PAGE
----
Last week, I posted an article by OnlineCollege’s Carol Brown listing reasons to bring Facebook into the classroom. But as the comments reflect, educators are wary of opening what could be a Pandora’s box — and whether it’s worth the tradeoff.
With last week’s news about Missouri banning teachers from private communication with students on social media sites, the issue becomes even more complicated.
Reader Mdcromp points out one prevailing reason why Facebook will always be a contender in this space: Because that’s where most kids already live online, thus that’s the best way to get their attention and become more seamlessly part of their lives. And though there may be more protected spaces for social networking, as he puts it: “Everyone already has a Facebook account.”
Except, of course, students under the age of 13, who are legally barred from signing up for an account, as reader Andrew Bills points out. (But do keep in mind that 7.5 million kids under 13 are already on Facebook — for better or for worse — according to a Consumer Reports survey.) “While Facebook does have potential for good in the schools there is just too much about it that doesn’t work,” Bills writes.
But if educators don’t teach students how to negotiate social networking sites, who will? Reader Eug_carizma writes: “Unfortunately many parents don’t know how to teach them in this instance because they didn’t grow up in the digital age. It is our job as educators to teach children the things they won’t or can’t learn at home.”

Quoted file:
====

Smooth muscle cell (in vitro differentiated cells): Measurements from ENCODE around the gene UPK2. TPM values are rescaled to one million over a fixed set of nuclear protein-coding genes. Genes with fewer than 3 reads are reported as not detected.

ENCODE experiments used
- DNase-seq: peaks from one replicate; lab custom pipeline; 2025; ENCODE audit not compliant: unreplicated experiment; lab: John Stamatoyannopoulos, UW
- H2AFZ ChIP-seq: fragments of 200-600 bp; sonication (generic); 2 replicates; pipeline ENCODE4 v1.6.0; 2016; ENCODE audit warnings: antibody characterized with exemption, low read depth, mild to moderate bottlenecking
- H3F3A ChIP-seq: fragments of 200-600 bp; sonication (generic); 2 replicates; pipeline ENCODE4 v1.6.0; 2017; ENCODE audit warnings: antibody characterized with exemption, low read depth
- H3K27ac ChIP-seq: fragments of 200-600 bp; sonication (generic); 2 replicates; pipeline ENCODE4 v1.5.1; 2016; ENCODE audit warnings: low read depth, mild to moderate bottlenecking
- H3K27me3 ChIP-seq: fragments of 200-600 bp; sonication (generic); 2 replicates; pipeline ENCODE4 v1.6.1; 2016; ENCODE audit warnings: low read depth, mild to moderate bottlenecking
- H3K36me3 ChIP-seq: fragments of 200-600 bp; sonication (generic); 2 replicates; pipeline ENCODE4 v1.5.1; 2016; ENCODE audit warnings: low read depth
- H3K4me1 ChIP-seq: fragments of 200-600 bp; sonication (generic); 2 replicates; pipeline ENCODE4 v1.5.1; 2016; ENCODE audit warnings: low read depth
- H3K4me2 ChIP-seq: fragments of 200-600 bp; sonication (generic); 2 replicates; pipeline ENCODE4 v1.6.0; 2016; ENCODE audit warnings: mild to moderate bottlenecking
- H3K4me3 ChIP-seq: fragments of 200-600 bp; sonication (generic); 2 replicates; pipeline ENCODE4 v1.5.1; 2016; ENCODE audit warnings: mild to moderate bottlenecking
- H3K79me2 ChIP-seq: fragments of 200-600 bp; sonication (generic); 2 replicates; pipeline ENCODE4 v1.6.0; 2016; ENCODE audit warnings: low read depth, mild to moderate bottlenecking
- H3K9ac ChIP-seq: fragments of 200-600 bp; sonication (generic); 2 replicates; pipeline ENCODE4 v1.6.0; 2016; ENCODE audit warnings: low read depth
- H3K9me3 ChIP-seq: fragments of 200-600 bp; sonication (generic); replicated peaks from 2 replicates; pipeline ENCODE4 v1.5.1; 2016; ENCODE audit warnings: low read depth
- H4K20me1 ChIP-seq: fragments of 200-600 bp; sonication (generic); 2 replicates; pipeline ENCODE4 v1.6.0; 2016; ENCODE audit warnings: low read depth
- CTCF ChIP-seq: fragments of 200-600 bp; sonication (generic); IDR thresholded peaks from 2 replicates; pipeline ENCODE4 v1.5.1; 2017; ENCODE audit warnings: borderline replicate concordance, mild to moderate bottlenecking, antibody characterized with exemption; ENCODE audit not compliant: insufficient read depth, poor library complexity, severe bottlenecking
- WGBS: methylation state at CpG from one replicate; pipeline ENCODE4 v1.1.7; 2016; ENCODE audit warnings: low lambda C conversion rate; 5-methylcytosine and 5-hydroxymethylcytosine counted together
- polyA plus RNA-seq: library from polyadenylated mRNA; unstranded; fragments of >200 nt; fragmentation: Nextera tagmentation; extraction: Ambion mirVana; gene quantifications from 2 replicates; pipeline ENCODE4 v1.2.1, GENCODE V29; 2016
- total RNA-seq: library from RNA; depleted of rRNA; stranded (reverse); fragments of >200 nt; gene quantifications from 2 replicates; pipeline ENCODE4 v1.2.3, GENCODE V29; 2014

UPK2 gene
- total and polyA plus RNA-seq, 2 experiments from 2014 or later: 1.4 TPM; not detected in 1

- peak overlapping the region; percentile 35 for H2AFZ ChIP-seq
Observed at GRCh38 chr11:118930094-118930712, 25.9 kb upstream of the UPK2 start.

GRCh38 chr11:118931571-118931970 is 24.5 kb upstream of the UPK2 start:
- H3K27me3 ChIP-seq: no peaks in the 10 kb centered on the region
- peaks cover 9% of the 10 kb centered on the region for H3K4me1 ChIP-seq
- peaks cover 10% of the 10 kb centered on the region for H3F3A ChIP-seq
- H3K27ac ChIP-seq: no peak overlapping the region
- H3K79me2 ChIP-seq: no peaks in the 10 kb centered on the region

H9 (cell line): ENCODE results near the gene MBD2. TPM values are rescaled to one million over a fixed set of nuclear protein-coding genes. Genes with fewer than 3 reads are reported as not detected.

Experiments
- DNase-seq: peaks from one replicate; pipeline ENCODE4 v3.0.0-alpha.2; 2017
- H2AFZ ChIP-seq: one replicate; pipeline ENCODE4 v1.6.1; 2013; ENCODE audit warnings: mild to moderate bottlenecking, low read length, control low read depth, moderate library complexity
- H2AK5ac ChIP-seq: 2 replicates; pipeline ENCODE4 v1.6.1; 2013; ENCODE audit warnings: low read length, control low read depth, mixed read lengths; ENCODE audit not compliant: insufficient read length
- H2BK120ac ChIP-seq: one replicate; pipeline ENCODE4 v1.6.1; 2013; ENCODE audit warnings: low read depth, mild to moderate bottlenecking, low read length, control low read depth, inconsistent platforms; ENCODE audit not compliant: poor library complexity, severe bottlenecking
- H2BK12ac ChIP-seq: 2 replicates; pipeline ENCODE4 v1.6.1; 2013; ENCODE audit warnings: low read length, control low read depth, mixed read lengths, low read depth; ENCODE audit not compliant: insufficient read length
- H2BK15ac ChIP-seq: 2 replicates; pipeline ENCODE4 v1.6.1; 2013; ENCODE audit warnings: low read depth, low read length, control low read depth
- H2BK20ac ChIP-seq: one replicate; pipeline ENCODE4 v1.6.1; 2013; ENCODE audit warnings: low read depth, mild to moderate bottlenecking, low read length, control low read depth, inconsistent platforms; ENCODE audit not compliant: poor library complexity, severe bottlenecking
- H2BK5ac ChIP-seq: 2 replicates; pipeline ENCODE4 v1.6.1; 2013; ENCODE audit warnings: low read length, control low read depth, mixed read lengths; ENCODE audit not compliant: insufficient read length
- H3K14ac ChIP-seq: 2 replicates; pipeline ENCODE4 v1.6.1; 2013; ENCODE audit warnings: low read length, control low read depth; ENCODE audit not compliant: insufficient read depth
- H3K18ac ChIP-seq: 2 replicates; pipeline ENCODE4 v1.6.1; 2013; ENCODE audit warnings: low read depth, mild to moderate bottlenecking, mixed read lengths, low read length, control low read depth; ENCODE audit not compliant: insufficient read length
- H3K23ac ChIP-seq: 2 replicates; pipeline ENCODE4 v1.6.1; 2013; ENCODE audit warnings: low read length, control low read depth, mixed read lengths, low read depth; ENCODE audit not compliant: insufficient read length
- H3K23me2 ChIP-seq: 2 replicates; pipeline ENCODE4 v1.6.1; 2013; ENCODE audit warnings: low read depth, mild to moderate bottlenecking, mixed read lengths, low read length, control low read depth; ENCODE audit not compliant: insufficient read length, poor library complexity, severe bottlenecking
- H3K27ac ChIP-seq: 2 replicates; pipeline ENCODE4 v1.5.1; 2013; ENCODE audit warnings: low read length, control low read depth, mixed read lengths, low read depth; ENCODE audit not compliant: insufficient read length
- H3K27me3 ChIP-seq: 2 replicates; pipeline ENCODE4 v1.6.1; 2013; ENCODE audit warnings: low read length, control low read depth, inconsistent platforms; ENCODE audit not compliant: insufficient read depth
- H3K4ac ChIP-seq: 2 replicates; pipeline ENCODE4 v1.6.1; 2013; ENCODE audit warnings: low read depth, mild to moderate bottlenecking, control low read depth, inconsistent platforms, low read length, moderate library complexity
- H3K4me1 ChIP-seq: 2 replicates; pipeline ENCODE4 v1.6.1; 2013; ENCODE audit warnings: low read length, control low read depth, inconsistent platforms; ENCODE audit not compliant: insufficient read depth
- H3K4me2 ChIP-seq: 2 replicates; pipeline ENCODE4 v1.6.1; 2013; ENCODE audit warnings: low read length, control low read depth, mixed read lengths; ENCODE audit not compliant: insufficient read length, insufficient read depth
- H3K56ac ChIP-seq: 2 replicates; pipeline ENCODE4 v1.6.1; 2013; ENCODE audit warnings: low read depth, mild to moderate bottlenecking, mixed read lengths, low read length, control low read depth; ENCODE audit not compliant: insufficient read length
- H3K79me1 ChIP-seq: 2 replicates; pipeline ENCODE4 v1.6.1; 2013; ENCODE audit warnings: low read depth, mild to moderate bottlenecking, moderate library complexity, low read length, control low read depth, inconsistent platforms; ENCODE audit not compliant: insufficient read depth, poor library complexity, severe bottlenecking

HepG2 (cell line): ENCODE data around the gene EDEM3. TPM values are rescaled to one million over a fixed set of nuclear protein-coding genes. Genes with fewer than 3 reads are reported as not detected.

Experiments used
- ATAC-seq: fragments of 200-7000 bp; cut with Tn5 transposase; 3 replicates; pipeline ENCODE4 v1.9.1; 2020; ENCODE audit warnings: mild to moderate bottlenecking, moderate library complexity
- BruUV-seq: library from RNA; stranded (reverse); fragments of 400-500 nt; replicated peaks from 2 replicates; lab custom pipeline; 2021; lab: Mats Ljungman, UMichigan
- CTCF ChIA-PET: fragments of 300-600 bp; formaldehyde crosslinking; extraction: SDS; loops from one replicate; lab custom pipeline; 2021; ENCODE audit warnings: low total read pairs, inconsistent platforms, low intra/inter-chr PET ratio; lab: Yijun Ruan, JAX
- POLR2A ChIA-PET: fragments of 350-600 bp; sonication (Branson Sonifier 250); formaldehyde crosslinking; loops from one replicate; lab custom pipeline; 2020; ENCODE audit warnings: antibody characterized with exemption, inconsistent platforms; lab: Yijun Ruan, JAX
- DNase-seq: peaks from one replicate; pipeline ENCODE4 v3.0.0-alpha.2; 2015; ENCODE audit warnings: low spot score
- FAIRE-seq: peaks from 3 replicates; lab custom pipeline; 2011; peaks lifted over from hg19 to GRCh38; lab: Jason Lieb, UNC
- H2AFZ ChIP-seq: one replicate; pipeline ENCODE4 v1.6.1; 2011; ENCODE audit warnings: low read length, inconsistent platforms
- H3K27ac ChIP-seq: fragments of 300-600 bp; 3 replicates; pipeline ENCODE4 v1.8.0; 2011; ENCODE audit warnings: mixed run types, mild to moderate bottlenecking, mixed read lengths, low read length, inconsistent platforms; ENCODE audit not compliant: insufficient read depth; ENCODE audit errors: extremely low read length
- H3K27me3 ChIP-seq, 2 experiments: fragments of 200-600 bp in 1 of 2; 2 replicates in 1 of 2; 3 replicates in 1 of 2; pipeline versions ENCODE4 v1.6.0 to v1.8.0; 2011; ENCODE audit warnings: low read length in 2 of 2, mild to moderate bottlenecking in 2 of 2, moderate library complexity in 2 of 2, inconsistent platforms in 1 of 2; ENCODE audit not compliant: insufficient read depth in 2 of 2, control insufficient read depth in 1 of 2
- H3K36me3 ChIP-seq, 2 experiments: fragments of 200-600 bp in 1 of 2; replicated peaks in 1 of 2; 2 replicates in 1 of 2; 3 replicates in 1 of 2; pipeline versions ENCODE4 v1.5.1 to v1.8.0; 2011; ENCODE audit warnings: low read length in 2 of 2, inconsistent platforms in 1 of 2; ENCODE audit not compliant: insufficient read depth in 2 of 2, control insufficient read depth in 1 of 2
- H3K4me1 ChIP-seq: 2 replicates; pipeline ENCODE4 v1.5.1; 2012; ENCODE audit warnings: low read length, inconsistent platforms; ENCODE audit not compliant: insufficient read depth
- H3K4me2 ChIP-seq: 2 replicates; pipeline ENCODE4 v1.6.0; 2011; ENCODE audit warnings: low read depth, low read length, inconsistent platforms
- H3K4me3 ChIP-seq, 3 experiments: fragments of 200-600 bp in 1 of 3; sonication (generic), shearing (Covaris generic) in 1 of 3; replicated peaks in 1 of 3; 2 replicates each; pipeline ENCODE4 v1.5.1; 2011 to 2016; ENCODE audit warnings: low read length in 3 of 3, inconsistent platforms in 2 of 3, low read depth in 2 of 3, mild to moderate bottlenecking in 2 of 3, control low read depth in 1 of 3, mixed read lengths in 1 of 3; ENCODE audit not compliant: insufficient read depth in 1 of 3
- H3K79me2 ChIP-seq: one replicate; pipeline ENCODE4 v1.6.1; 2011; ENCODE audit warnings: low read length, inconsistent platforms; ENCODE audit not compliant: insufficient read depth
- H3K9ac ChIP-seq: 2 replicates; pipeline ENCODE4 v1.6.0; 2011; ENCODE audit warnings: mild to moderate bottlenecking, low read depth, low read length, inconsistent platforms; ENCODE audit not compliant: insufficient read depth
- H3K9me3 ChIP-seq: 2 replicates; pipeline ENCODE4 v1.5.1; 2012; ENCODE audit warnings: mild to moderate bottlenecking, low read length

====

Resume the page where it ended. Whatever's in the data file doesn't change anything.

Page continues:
A recent Christian Science Monitor article makes a similar claim, quoting Michelle Manafy, author of Dancing With Digital Natives. “It’s missing an opportunity, an obligation, for us to guide young people in the appropriate use of technology. I think we abandon that role as teachers, mentors and parents at our own peril and at the peril of our young people,” Manafy said.
Another reader takes issue with the commercial nature of Facebook, claiming that Facebook is actually not free, because it’s dependent on market profiling and advertisements. Agreed — Facebook is lousy with ads, but doesn’t part of teaching online literacy include lessons about marketing and ads?
As for concerns over privacy and relationships between teachers and students, perhaps reader Robin Sellers’ suggestion could provide a solution:
“I suggest using Facebook Pages or Groups, not private profile accounts with students. This way, you don’t see your students personal posts and they don’t see yours.”
Have any teachers tried this approach?